In part B of my blog I’m going to turn the pen over to Frank Soqui. He’s going to switch gears and talk about another workload – remote workstation application delivery. Great processor graphics are not only great for transcoding and delivering TV shows like Breaking Bad, they’re also great at delivering business applications to devices remotely.

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Workload Optimized Part B: Enabling remote workstation application delivery

By Frank Soqui, General Manager, Technical Compute Cloud and Client, Data Center Group, Intel Corporation

It’s clear that if a business wants to remain competitive in today’s global business climate it has to employ technologies that helps its technical employees (engineers, researchers, analysts, scientists, etc) collaborate at an accelerated pace.  They need be able to solve complex and interconnected problems in time to remain competitive or relevant within their industry. They need access to their primary tool – the workstation – anywhere and anytime.


With that in mind, we have been working with Citrix to optimize XenApp performance on Intel processor graphics solutions, such as the HP Moonshot ProLiant m710 cartridge based on the Intel® Xeon® processor E3-1284L v3 with built-in Intel® Iris Pro Graphics P5200. This solution makes it possible to extend the workstation experience to more users by delivering a rich, high-performance workstation experience to devices that range from tablets, smart phones to ultrabooks. These processor technologies help change the game by accelerating the pace of collaboration, and can be vital to delivering the robust user experience that is necessary to securely collaborate with partners and customers anywhere, at any time.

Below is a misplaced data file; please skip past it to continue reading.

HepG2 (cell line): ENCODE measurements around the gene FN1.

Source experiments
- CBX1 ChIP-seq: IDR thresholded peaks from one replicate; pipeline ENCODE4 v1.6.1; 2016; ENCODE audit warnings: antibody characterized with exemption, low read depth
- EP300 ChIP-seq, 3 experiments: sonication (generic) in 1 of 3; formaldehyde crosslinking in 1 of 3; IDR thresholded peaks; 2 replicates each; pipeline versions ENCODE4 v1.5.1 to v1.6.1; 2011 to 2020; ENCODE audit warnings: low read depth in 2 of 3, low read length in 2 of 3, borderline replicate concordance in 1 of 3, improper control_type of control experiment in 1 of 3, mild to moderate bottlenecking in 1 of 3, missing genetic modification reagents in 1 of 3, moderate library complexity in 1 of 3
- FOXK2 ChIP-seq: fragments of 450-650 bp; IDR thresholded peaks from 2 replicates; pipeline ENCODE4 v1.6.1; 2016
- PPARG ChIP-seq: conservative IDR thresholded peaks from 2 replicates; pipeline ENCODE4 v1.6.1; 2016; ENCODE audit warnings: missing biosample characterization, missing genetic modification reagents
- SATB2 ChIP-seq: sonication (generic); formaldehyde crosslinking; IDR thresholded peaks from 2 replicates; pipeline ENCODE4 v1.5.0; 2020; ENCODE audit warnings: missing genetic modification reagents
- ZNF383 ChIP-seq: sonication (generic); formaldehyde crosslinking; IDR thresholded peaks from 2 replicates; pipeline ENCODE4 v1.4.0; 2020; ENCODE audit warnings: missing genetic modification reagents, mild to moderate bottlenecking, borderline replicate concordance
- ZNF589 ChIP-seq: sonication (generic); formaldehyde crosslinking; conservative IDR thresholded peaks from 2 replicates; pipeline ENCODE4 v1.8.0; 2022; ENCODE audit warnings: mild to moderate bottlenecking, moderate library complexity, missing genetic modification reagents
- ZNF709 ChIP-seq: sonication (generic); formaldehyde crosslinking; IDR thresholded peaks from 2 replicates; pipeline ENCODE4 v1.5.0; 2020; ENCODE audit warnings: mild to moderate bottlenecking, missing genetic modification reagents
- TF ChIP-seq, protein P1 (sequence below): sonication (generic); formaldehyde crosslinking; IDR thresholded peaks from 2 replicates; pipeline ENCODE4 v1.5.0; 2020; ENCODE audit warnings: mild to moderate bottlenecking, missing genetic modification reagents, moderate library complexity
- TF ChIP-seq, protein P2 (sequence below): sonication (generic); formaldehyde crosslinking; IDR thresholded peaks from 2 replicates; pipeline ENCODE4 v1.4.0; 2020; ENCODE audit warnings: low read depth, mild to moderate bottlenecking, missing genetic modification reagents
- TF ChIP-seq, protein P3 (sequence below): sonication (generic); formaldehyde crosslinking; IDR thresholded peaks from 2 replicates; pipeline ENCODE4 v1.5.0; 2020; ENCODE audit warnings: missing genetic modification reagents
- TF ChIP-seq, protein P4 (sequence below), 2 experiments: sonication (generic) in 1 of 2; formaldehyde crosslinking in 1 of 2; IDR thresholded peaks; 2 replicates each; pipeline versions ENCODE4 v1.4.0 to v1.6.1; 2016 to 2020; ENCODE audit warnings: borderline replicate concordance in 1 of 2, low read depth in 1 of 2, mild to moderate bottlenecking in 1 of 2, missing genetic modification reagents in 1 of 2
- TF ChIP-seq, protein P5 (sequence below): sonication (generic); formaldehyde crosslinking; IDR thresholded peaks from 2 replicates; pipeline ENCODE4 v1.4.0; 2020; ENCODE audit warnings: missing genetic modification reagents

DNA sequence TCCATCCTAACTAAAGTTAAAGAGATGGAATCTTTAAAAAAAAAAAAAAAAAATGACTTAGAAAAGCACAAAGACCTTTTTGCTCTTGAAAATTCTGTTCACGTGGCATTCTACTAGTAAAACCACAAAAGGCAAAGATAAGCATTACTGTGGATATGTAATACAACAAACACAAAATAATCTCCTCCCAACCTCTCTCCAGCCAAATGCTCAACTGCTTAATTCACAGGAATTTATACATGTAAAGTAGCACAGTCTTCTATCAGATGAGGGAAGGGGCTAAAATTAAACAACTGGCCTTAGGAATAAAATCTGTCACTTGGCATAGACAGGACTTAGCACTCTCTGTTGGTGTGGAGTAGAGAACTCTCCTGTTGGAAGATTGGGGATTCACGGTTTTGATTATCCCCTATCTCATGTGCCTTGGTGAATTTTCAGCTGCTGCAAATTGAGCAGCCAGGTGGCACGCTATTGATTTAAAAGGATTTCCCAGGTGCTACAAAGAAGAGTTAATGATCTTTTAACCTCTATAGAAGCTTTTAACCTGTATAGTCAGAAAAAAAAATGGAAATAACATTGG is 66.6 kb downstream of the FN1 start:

What matters most is the delivered experience. This solution, for the first time, can deliver a workstation class experience and graphics in a virtual environment.  It is capable of delivering rich applications as a service (RaaS) to engineers or designers engaged in CAD; an artist or animators doing content creation; or a knowledge workers engaged in business logic, data base applications, 2D graphics, Audio/Video or asynchronous I/O applications. The solution is compelling in that it transforms a tablet, smart phone or Ultrabook into a collaboration tool at any time, in in any place, and with a compelling professional visual experience.